# Game Theory 0-Sum Games

10 0 7 1 (b) 2 6 4 7 6 3 3 5

Solution: (a). Column 2 dominates column 1; then row 3 dominates row 4; then column 4 dominates column 3; then row 1 dominates row 2. The resulting submatrix consists of row 1 and 3 vs. columns 2 and 4. Solving this 2 by 2 game and moving back to the original game we find that value is 3/2, I’s optimal strategy is p (1 2, 0,1 2,0) and II’s optimal strategy is q (0,3 8, 0,5 8). (b). Column 2 dominates column 4; then (1/2)row 1+ (1/2)row 2 dominates row 3; then (1/2)col 1+(1/2)col 2 dominates col 3. The resulting 2 by 2 game is easily solved. Moving back to the original game we find that the value is 30/7, I’s optimal strategy is (2/7,5/7,0) and II’s optimal strategy is (3/7,4/7,0,0).

2. Reduce by dominance to a 3x2 matrix game and solve:

0 8 5 8 4 6 . 12 4 3

Solution: Note that 5/8xCol2 + 3/8xCol1 uniformly dominates Col3. Therefore, we can delete Col3 to get 0 8 * 8 4 * . Then, we use the graphical method in the following. 12 4 *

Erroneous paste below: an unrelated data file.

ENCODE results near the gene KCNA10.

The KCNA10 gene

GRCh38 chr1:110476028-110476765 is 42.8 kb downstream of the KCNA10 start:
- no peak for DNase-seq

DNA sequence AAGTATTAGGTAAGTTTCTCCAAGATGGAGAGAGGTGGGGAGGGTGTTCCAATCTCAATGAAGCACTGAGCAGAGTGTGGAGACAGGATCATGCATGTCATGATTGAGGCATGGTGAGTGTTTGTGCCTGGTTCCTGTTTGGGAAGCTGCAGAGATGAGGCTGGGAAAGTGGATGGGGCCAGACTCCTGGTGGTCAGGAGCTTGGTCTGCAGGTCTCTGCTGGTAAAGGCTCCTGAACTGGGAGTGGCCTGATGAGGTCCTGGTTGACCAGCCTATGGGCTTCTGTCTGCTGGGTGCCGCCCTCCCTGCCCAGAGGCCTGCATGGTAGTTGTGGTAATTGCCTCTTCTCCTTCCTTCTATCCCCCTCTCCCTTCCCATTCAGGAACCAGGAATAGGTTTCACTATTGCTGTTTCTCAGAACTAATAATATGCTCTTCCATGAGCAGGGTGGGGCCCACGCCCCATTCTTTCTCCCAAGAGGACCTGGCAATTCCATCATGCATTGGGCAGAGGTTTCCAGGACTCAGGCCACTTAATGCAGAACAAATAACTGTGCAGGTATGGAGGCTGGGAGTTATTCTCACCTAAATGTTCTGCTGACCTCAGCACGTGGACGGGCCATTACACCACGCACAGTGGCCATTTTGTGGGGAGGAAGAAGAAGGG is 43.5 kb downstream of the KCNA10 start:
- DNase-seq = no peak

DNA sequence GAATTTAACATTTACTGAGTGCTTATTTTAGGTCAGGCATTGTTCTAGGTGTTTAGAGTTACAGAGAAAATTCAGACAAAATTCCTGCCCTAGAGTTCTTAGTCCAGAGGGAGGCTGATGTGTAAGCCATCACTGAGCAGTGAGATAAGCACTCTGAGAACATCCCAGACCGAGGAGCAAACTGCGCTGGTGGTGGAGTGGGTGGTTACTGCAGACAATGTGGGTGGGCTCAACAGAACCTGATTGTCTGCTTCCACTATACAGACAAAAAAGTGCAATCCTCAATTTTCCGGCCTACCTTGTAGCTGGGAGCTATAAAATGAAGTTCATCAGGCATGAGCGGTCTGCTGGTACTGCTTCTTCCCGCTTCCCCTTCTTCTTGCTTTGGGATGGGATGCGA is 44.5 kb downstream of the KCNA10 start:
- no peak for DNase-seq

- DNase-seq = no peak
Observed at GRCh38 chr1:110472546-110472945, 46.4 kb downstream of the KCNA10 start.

1/ 3 2 / 3 0 4 / 12 0 8 5 8 /12 8 4 6 0 12 4 3

Answer: The optimal strategy for I is (4/12, 8/12, 0) The optimal strategy for II is (1/3, 2/3, 0) Value = 16/3

3. Solve the following magic square game.

16 3 2 13 5 10 11 8 . 9 6 7 12 4 15 14 1

Solution: In an n n magic square, A aij , there is a number s such that

i aij s for all j , and j aij s for all i. If Player I uses the mixed strategy (1 n ,1 n ,,1 n ) his average payoff isV s n no matter what Player II does. The same goes for player II, so the value is s n and p is optimal for both players. In the example, n 4 and s 34 , so the value of the game is 17/2 and the optimal strategies are both

(1 4,1 4,1 4,1 4) .

4. Player II chooses a number j...

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